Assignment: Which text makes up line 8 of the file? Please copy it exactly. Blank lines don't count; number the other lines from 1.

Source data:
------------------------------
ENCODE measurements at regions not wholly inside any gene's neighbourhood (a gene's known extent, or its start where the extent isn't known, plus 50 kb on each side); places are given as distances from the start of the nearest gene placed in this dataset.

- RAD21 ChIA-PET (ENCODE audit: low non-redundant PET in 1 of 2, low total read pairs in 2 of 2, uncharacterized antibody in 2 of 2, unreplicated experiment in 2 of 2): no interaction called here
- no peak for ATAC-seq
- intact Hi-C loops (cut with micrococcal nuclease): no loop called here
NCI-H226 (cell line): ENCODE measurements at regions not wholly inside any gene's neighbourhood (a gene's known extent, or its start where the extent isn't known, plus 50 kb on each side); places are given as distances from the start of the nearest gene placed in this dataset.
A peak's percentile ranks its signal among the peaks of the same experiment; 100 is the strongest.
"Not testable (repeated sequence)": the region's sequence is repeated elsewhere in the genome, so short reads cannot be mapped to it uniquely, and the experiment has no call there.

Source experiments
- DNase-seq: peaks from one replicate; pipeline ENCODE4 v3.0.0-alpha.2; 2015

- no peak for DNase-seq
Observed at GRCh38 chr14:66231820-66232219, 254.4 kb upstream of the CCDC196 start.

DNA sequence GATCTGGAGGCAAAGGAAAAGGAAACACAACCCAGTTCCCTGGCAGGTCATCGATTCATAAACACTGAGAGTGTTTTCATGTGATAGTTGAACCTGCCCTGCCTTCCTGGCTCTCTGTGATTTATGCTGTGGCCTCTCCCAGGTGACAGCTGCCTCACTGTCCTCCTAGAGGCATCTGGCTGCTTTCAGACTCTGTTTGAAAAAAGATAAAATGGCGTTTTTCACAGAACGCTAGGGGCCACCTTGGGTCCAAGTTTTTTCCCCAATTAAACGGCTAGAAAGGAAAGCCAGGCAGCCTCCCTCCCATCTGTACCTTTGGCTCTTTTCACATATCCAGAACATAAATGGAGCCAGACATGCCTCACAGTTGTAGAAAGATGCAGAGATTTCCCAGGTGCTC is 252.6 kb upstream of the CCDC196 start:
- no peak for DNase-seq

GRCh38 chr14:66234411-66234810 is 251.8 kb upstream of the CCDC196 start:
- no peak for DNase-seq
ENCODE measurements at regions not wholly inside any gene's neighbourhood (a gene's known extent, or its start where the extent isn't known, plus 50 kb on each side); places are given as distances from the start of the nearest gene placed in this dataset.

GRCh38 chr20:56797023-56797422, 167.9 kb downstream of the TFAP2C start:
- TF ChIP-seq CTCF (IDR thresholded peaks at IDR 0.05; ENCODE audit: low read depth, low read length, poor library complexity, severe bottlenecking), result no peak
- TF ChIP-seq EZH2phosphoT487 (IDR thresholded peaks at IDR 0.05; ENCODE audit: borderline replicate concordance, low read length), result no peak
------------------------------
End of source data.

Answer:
Source experiments